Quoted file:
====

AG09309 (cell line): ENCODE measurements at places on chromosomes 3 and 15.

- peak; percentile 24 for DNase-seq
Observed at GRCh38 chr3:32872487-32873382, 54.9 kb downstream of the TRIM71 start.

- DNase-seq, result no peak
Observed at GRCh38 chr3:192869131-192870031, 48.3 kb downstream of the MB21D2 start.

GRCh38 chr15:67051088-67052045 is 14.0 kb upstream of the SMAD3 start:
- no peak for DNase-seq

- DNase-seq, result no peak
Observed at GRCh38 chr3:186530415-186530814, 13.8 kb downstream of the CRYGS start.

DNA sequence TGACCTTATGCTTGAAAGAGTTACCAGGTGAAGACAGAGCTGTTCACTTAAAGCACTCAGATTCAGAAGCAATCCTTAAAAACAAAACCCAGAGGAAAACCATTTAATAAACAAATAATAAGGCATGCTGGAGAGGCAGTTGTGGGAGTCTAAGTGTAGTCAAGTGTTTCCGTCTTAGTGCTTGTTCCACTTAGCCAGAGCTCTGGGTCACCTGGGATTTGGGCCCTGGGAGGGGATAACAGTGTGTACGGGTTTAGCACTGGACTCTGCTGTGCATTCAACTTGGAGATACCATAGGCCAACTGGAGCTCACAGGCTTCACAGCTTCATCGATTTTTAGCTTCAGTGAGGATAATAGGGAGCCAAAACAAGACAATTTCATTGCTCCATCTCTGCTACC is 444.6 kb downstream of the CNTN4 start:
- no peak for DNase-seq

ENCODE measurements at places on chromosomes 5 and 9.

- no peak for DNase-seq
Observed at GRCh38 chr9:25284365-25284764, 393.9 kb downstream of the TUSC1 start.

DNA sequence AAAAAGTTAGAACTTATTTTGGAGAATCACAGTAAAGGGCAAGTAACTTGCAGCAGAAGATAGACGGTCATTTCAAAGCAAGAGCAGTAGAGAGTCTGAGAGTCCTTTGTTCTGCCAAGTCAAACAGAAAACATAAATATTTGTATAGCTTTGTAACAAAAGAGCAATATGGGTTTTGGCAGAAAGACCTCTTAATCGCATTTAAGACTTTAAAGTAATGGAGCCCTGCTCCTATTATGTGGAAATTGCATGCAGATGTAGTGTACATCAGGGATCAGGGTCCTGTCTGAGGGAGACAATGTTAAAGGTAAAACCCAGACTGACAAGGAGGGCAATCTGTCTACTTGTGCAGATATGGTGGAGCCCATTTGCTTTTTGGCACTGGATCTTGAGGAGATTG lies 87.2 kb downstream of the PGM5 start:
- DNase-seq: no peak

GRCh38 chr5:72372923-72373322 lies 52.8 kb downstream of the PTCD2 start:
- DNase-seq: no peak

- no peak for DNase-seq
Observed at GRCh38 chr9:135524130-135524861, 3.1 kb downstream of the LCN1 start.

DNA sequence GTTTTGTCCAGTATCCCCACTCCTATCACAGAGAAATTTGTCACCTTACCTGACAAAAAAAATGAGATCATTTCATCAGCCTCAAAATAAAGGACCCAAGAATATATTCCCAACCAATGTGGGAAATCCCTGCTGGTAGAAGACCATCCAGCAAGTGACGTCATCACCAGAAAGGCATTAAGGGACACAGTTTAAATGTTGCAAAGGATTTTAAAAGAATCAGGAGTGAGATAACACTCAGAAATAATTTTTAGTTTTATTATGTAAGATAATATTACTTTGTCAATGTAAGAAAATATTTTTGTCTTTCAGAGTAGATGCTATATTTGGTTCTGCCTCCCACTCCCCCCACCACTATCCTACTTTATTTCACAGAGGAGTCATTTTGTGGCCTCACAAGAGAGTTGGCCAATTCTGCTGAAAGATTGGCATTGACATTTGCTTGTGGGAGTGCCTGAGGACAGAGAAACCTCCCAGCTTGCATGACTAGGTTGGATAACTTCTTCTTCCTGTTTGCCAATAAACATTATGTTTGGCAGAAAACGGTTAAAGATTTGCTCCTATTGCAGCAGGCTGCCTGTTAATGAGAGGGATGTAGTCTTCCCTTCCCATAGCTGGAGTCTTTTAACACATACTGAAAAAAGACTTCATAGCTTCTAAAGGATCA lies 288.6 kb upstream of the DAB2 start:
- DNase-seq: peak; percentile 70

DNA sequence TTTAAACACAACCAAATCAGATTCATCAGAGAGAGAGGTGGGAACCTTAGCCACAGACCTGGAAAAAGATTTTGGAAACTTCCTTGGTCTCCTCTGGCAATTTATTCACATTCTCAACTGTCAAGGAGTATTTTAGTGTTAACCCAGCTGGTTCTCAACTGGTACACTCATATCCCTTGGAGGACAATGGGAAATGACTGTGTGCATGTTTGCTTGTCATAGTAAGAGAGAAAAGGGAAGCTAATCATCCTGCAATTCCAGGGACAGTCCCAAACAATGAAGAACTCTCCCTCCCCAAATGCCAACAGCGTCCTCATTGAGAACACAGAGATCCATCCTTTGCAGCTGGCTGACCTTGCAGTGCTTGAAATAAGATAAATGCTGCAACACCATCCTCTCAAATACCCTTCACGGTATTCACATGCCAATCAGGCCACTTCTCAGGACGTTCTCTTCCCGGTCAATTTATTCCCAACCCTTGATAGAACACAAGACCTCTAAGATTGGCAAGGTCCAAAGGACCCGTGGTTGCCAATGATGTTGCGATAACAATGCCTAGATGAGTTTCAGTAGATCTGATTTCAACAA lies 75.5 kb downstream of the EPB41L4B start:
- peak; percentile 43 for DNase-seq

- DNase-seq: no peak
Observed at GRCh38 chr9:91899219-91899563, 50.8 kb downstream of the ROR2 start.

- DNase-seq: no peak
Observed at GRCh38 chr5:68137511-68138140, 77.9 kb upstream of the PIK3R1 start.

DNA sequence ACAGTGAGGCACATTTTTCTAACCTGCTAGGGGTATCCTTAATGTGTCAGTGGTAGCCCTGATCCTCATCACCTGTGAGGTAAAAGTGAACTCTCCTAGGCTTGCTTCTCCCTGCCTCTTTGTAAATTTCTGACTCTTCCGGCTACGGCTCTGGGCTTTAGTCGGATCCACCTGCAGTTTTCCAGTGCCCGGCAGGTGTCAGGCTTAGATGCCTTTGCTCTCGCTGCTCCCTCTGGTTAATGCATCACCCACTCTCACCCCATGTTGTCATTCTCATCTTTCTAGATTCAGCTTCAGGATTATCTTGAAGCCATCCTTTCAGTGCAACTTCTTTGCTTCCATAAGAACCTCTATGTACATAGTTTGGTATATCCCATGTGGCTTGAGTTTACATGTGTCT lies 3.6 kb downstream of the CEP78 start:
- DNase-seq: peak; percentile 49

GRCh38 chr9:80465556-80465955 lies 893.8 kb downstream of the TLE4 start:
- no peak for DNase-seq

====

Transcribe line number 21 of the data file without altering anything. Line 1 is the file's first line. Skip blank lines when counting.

DNA sequence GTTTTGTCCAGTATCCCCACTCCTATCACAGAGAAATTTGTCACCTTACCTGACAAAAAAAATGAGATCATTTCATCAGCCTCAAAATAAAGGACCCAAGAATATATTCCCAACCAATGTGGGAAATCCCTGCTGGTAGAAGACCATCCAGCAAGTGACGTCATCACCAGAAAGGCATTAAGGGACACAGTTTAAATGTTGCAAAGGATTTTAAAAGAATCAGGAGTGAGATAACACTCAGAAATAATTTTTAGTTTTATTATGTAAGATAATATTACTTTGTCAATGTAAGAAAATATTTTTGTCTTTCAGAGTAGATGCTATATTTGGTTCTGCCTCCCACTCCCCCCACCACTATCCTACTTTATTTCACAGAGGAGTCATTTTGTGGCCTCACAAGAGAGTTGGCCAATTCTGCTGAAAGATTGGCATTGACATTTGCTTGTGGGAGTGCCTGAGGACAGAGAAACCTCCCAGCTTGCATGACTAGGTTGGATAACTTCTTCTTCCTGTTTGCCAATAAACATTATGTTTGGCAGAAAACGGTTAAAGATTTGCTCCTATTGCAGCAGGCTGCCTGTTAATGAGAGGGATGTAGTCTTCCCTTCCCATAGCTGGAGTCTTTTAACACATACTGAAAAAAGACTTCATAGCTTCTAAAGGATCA lies 288.6 kb upstream of the DAB2 start: